The XXI Olympic Winter Games will be held February 12-28, 2010 in the host city of Vancouver, BC, Canada.
Who will light Vancouver's Olympic flame?
Both past and current heroes are among the choices.
By David Klatt
When the Olympic flame finally emerges from the tunnel inside BC Place, we will be moments away from answering an especially symbolic question: Who will be the last person to receive the flame and light the Olympic cauldron? Rumors are already beginning to swirl in the host city.
Four distinguished Canadians make compelling cases for the honor.
One choice is Betty Fox, the mother of one of the most admired men in Canadian history.
When Terry Fox was 18, he was diagnosed with cancer. Chemotherapy forced an amputation of Fox's right leg, but the Vancouver native didn't let it slow him down. Three years later, in 1980, Fox set out on a mission to run across Canada to raise money for cancer research.
Fox's pace was astounding. Running on a prosthetic leg, he logged one marathon per day continuously for more than 300 days. Canadian families followed Fox's 'Marathon of Hope' from their living rooms.
Terry Fox's mission was cut short when doctors discovered he'd been running with cancerous tumors in his lungs. Fox passed away ten months later, but Canadians continued to respond to his call for action with millions in donations and some of the country's highest humanitarian honors.
A Facebook campaign in support of Betty Fox is building momentum online. The group, which now has more than 125,000 members, was started by Trev Fisher. He remembers following Terry Fox's run on television when he was young.
"Usually an athlete lights the cauldron, but Betty Fox has done so much for this country. She has carried on his work for cancer research," says Fisher. "She defines what a true Canadian hero is."
A new Olympic award that bears Terry Fox's name will be handed out in Vancouver to the Olympian who best exemplifies Fox's mission.
Rick Hansen is also strong candidate to light the flame. At age 15, a car crash paralyzed Hansen from the waist down. Always the athlete, Hansen simply changed gears and went on to represent Canada in several Paralympic sports, winning medals in both the 1980 and 1984 Paralympic Games.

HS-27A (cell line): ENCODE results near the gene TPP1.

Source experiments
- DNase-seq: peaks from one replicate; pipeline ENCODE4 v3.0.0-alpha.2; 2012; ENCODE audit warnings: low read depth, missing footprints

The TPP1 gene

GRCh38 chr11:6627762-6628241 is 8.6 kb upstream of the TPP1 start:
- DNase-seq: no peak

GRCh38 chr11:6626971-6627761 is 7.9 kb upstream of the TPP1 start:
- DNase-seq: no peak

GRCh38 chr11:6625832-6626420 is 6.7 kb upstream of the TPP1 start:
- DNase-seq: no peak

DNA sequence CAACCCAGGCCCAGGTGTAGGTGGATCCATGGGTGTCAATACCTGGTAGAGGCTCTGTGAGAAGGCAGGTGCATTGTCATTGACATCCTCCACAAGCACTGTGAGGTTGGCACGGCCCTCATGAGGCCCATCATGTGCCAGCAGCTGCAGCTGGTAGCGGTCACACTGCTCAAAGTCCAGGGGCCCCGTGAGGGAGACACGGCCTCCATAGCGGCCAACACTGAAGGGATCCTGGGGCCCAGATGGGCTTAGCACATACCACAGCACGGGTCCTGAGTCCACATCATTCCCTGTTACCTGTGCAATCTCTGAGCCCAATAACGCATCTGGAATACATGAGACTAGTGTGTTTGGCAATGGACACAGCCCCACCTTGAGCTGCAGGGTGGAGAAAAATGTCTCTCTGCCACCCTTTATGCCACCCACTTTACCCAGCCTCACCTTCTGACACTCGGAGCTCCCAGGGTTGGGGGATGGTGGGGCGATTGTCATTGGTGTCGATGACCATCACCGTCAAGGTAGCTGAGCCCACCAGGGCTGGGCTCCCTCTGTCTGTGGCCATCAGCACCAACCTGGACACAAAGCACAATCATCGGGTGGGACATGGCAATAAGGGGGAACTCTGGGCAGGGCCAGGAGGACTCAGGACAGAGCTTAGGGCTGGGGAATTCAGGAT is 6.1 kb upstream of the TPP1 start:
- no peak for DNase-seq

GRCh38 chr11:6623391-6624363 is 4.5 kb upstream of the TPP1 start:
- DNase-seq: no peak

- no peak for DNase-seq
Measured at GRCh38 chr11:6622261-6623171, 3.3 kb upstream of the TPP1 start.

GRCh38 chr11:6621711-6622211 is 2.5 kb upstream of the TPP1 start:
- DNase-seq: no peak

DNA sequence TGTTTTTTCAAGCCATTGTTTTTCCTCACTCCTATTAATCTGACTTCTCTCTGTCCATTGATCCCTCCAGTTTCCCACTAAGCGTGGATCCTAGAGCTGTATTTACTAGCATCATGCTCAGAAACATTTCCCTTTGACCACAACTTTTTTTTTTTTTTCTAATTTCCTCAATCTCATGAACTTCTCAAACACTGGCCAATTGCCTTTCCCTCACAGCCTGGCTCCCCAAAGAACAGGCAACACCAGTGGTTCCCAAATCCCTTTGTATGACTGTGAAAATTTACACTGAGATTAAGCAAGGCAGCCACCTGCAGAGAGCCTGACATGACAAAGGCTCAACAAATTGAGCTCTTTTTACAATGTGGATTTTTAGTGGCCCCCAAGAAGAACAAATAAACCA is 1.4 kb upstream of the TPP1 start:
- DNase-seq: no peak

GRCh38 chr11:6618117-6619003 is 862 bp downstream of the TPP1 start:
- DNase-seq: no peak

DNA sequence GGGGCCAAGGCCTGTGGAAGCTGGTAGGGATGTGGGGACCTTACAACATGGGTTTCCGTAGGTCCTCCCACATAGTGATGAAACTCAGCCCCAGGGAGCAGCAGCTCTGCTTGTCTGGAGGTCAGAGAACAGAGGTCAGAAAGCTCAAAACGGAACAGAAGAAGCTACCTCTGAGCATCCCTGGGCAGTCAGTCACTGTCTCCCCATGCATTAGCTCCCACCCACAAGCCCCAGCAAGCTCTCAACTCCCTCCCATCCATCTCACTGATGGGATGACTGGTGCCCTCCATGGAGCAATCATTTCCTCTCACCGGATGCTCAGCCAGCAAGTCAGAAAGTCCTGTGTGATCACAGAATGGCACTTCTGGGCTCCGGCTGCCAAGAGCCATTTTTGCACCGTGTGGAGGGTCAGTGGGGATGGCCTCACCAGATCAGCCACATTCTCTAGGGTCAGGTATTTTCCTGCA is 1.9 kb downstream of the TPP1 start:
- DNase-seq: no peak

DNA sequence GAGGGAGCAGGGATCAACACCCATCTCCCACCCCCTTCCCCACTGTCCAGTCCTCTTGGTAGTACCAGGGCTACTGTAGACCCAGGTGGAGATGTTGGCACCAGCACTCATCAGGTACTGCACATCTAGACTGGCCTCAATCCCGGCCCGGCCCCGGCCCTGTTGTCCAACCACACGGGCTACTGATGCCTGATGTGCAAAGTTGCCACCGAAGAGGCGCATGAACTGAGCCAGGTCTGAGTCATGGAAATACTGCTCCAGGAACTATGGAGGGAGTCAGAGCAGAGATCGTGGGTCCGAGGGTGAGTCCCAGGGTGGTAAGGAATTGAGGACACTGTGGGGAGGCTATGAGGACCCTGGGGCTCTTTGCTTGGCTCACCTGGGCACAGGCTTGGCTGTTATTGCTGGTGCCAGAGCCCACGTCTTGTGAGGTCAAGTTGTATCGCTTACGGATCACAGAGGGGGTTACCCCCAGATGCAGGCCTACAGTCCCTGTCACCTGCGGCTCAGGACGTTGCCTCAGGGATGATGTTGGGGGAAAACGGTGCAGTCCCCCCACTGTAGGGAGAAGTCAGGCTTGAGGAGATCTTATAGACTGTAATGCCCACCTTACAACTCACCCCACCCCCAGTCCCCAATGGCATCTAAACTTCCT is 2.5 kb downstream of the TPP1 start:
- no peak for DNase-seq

Hansen credits his friend and wheelchair basketball teammate Terry Fox as an inspiration.
Hansen currently runs the foundation that bears his name. He is actively involved in raising awareness of spinal cord injuries. Hansen is originally from British Columbia and he shared the title of 1983's Canadian Athlete of the Year with Canadian hockey legend Wayne Gretzky.
'The Great One'
Distinguished former athletes have a history of lighting the flame and that makes Canada's most respected hockey player a contender. The NHL's all-time leading scorer, Wayne Gretzky, never won a gold medal for his country with his skates on.
But after more than half a century without hockey gold, Gretkzy managed Team Canada to the top of the podium in Salt Lake back in 2002. It goes without saying: to Canadians, his nickname 'The Great One' is not so much about hyperbole as it is rooted in the record books.
Speed skater Cindy Klassen
One of Canada's most decorated Olympians is still competing and while current Olympians aren't chosen frequently, it's still possible. Speed skater Cindy Klassen could be called on to open the Games.
In Torino, Klassen became the first Canadian to win five medals in a single Olympics. Her six total medals is also a Canadian record. Klassen has qualified to skate in the 3000m in Vancouver.
The most recent athlete to light the Olympic flame to open the Games she was competing in is Australia's Cathy Freeman in Sydney 2000.